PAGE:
Robert Upshaw is a former consensus top 50 recruit, a potential first-round pick in next June's NBA draft and a rim protector so gifted that he leads the nation in blocks despite coming off the bench almost every game he played this season.
What does it say about his off-court issues then that a 7-footer so talented has been unable to stick at either school he has played for?
Washington coach Lorenzo Romar announced Monday that he has dismissed Upshaw from the program for an unspecified violation of team rules. Fresno State previously booted Upshaw after his freshman season in 2013 when coach Rodney Terry grew tired of suspending the promising center and decided keeping him on the team was more trouble than it was worth.
“We wish Rob well as he moves forward in his life," Romar said Monday in a statement "We will do our best to support him in the future."
Washington's decision to cut ties with Upshaw could easily condemn the Huskies to missing the NCAA tournament for a fourth straight season. Though Washington is 14-5 overall and boasts solid non-league wins over San Diego State and Oklahoma, the Huskies will have a hard time replacing a defensive anchor who parked himself in the middle of their two-three zone defense and averaged 8.2 rebounds and 4.4 blocks per game.
Upshaw's ability to defend the rim and run the floor may still get him selected in next June's draft, but his off-court problems certainly jeopardize his chances of an NBA team plunking down guaranteed money to take him in the first round.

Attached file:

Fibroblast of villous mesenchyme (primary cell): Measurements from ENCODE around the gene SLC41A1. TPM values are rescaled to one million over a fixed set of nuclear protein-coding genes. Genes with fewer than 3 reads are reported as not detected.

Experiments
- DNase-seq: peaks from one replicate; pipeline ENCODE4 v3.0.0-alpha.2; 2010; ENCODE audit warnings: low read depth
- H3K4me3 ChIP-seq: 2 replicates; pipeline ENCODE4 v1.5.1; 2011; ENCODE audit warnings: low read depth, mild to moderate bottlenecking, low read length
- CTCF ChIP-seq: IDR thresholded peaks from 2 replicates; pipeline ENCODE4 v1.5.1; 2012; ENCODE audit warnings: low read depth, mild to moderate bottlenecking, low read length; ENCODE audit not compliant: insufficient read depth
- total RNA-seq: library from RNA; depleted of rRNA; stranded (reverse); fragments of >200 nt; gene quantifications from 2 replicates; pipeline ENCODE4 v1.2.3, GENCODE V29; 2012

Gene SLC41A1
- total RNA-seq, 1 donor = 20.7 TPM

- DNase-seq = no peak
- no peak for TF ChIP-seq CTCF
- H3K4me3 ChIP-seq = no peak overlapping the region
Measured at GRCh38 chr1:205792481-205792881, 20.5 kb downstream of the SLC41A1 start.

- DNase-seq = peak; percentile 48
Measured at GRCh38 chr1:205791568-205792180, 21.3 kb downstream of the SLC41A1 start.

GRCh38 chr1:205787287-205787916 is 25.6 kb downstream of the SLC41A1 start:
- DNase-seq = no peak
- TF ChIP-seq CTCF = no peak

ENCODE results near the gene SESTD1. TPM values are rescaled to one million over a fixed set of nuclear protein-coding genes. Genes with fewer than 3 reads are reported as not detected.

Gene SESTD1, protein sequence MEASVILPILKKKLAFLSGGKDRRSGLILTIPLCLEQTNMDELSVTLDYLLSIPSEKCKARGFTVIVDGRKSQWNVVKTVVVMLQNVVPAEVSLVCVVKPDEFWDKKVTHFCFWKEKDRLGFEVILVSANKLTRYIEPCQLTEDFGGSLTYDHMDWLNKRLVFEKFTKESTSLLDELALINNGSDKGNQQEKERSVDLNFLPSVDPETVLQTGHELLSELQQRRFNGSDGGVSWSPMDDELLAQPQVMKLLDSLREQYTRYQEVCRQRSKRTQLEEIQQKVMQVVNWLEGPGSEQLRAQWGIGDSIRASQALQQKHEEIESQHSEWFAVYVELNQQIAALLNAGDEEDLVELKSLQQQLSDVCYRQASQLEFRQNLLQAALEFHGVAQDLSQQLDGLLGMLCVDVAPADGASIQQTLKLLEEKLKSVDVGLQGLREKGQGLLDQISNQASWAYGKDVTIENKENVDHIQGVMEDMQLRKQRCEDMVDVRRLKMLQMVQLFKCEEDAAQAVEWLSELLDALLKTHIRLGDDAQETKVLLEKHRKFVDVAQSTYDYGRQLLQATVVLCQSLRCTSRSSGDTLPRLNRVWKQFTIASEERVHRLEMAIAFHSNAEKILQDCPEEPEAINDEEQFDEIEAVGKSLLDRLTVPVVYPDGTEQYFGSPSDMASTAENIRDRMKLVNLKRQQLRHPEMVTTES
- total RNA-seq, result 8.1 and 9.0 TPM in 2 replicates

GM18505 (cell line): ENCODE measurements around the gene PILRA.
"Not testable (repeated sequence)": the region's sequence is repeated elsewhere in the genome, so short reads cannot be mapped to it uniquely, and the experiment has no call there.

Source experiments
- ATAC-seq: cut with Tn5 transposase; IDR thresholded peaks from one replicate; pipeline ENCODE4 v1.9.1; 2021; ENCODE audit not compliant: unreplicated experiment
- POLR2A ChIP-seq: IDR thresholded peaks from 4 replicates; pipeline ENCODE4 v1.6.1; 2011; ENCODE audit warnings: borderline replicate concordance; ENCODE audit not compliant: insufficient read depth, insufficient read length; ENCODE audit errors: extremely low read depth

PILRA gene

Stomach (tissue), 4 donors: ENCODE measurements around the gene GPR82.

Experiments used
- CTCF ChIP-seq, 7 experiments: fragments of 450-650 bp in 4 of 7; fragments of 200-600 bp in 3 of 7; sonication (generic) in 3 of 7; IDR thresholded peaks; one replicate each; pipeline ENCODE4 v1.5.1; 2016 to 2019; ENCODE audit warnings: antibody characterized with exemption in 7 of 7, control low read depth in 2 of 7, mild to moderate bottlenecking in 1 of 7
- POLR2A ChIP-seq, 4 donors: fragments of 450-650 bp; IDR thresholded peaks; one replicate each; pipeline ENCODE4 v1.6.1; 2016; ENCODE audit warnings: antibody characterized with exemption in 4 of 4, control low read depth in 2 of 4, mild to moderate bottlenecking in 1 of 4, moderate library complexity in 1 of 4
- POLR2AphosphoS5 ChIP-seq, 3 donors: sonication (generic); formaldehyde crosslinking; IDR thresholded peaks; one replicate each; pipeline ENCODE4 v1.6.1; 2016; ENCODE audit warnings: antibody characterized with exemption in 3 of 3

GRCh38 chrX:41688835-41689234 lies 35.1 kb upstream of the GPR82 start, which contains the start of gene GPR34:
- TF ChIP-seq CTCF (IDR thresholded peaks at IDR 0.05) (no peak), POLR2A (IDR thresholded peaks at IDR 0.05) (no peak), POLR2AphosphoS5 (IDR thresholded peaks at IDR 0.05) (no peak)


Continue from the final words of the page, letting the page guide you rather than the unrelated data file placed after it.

Drug use was one of the issues that led to his dismissal at Fresno State. He spent part of the summer after his freshman year at the Houston-based treatment program of John Lucas, a former NBA star whose career was derailed by substance abuse and who has gained national acclaim for helping rehabilitate athletes whose lives have careened off track.
Washington assistant T.J. Otzelberger visited with Upshaw and the big man's family, friends and former coaches in hopes of assessing what went wrong at Fresno State and whether the off-court issues were likely to resurface. Upshaw convinced Otzelberger he was ready to make the necessary changes in his life, but he didn't meet the coaching staff's expectations during his redshirt season, leading to Romar prohibiting him from attending practice or sitting on the bench during games for the second half of last season.
There were times Upshaw wasn't sure he'd ever have the chance to play for Washington, but he gradually won over the coaching staff by attending class, persevering through extra workouts and getting into the best shape of his life. He told Yahoo Sports last month that he had matured and his issues were behind him.
"I made some bad choices," Upshaw said. "What happened is done and I can't change that, but I learned from it. I'm not doing it now. I'm definitely not doing it now. I'm in a better stage of my life. Basically, I just had to grow up."
Turns out Upshaw may not have matured as much as he claimed, a sad development for a kid with so much natural ability.
A blossoming NBA prospect who seemed to be putting his self-destructive past behind him is now once again facing an uncertain future.
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